Starting from MySQL 5.7.9, InnoDB introduced native partitioning, which manages the behavior of opening partitions within InnoDB.
Starting from MySQL 5.7.17, MyISAM partition tables are marked as deprecated.
Starting from MySQL 8.0, the creation of MyISAM partition tables has been forbidden, and only engines that have implemented the local partitioning strategy are allowed to be created.
Currently, only InnoDB and NDB engines support local partitioning strategies.
Server layer behavior of partition table
For the server layer, a partition table is just a table.
As shown in the figure, it is the operation sequence and execution result diagram of this example.
- MDL lock of partition table
select * from tt
|alter table tt truncate partition p_2017 |
- show processlist
Although session2 only needs to operate the p_2107 partition, because session1 holds the MDL lock of the entire table tt, the alter statement of session2 is blocked.
Therefore, when the partition table is doing DDL, the impact will be greater. If you use a common sub-table, when you truncate a sub-table, it will definitely not conflict with the query statement on another sub-table.
At the server layer, it is considered that this is the same table, so all partitions share the same MDL lock.
In the engine layer, it is considered that this is a different table. Therefore, the execution process after the MDL lock will only access the necessary partitions according to the partition table rules.
What is the necessary partition ?
According to the where condition in the SQL statement, combined with the partitioning rules. For example, where ftime='2018-4-1' above, the value calculated by the year function according to the partition rule is 2018, then it will fall into the p_2019 partition.
But if the where condition is changed to
where ftime>='2018-4-1', although the query results are the same, at this time, according to the where condition, it is necessary to access the p_2019 and p_others partitions.
If there is no partition key in the where condition of the query statement, you can only access all partitions. Of course, this is not a problem with the partition table. Even if the business sub-table is used, and the key of the sub-table is not used in the where condition, all sub-tables must be accessed.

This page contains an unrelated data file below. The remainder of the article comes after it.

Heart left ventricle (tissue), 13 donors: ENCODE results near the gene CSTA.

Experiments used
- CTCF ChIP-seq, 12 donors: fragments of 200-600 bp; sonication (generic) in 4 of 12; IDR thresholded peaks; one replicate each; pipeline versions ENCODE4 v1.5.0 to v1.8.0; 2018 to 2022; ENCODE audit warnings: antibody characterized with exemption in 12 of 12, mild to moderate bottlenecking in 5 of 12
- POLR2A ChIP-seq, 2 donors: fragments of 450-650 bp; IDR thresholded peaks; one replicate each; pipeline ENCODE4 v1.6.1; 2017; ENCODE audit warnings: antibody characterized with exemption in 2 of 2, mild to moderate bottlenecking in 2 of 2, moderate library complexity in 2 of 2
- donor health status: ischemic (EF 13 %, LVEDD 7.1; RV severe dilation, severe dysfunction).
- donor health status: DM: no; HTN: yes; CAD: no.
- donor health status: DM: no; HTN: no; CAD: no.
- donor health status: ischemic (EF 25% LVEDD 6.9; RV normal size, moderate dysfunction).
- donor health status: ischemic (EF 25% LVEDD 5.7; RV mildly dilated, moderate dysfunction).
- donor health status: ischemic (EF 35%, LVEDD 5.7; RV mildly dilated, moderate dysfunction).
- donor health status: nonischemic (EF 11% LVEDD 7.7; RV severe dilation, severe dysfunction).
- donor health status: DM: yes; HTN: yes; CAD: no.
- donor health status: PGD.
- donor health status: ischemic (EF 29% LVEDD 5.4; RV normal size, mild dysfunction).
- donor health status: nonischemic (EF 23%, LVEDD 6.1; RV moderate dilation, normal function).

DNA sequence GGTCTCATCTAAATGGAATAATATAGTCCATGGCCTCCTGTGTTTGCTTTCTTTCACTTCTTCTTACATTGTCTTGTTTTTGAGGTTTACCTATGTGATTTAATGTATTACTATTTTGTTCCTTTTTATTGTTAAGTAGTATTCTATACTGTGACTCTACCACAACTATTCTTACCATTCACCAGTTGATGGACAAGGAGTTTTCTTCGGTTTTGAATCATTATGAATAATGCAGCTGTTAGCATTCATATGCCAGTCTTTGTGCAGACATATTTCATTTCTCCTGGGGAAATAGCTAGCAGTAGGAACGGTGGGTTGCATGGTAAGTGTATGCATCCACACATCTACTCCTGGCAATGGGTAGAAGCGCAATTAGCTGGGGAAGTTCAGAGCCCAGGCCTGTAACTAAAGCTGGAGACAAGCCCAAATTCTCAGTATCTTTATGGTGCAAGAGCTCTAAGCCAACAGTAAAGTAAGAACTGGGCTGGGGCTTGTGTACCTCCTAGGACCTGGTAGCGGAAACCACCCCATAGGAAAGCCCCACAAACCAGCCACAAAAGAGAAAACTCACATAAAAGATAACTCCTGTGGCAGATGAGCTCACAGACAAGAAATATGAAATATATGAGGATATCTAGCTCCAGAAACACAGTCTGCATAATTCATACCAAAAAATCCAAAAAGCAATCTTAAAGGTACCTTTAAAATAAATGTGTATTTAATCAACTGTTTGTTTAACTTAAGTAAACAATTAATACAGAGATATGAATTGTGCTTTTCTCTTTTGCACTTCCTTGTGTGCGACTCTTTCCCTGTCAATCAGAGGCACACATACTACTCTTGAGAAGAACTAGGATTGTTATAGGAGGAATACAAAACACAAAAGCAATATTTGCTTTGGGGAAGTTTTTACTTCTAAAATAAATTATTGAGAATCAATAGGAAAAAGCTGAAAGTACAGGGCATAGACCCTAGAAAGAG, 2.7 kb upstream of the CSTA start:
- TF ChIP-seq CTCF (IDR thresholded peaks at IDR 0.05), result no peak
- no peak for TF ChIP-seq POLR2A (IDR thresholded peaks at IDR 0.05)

Application scenarios of partition table
One big advantage is that it is transparent to the business. Compared with the user table, the business code using the partition table is more concise. In addition, the partition table can easily clean up historical data.
If a business runs for long enough, there is often a need to delete historical data based on time. At this time, the partition table partitioned by time can be directly deleted through the alter table t drop partition ... syntax to delete the out-of-date historical data.
alter table t drop partition… is to directly delete partition files, similar to drop ordinary tables. Compared with delete, the advantage is that it is fast and has little impact on the system.
It should be noted that I have introduced you to the range partition (range) as an example. In fact, MySQL also supports partitioning methods such as hash partitioning and list partitioning.
In actual use, there are two problems with the partition table and the user partition table:
- When you visit for the first time, you need to visit all partitions
- Shared MDL lock
Therefore, if you want to use a partition table, don't create too many partitions. I have seen a user who made a daily partition strategy and then created a 10-year partition in advance. In this case, the performance of accessing the partition table is naturally not good. There are two problems here:
- The partition is not as small as possible.
Single table or single partition has 10 million rows of data. As long as there is no particularly large index, it is already a small table for current hardware capabilities.
- Do not reserve too many partitions in advance, just create them before use. For
example, if it is a monthly partition, you can create 12 new partitions for the next year at the end of each year. For historical partitions without data, drop in time
Other problems with partitioned tables, such as queries that need to fetch data across multiple partitions, will slow query performance. Basically, it is not a problem with the partition table itself, but a problem with the amount of data or how it is used.
If your team has maintained a mature sub-database and sub-table middleware, using business sub-tables will not add extra complexity to business development students, and it will be more intuitive for DBA and naturally better.